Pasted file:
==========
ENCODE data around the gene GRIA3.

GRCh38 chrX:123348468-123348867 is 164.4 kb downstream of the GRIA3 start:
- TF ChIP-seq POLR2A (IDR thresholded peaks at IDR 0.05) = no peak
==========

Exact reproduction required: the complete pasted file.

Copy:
ENCODE data around the gene GRIA3.

GRCh38 chrX:123348468-123348867 is 164.4 kb downstream of the GRIA3 start:
- TF ChIP-seq POLR2A (IDR thresholded peaks at IDR 0.05) = no peak